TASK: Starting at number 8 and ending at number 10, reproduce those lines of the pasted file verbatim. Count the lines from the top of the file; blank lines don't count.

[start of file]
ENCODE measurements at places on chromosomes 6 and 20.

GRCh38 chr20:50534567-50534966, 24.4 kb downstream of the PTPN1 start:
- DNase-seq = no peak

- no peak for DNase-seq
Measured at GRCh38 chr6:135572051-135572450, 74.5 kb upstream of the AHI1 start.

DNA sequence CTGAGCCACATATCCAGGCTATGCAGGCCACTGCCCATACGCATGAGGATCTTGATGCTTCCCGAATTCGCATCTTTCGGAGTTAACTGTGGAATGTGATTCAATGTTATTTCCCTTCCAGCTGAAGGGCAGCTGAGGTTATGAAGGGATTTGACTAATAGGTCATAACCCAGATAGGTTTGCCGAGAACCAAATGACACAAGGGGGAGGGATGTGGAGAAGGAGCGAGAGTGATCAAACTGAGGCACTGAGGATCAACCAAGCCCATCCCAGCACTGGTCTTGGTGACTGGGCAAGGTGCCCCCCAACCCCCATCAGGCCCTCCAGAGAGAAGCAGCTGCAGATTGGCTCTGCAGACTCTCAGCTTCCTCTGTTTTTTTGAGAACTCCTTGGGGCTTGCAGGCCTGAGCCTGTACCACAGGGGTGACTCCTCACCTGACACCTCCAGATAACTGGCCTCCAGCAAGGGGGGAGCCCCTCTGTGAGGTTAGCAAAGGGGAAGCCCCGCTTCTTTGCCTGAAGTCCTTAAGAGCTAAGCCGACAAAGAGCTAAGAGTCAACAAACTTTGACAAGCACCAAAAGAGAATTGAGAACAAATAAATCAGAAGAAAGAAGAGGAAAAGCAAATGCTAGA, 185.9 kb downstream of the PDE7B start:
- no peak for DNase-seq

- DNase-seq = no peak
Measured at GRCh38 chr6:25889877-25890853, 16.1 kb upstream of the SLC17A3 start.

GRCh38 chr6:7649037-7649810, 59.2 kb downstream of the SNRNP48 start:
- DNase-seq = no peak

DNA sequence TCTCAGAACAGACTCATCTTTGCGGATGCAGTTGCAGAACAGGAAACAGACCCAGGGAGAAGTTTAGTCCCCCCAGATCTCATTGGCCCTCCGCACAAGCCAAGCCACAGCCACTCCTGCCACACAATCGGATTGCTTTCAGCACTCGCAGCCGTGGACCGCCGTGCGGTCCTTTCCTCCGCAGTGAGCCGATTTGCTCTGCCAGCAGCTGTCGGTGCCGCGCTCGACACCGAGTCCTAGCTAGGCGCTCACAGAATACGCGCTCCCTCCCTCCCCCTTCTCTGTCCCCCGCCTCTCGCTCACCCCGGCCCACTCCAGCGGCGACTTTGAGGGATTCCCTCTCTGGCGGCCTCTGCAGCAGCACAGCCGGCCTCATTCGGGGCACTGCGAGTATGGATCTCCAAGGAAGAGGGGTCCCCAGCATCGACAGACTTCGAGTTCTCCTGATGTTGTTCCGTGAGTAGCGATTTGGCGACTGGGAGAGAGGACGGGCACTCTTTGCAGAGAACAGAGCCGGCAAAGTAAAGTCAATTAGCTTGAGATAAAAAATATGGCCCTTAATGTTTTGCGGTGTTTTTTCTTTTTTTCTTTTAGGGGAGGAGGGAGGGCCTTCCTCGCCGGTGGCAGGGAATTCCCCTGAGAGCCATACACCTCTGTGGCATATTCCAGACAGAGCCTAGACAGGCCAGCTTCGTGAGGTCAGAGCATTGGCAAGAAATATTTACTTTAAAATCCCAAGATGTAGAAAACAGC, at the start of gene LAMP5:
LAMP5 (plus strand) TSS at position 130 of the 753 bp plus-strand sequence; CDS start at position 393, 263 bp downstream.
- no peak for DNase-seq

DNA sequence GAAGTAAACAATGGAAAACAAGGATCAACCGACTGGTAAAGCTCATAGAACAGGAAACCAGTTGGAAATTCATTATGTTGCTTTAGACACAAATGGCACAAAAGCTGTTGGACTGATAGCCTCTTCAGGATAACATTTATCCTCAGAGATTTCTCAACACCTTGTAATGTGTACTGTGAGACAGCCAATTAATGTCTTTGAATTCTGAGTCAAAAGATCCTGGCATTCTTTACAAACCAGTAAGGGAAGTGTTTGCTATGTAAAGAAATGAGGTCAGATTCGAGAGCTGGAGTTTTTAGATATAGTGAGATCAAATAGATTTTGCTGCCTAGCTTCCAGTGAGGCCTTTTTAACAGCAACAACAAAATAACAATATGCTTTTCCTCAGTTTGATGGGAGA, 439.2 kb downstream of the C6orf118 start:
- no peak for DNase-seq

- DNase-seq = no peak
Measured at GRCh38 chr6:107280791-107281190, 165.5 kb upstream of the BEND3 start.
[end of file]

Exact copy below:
- DNase-seq = no peak
Measured at GRCh38 chr6:25889877-25890853, 16.1 kb upstream of the SLC17A3 start.

GRCh38 chr6:7649037-7649810, 59.2 kb downstream of the SNRNP48 start: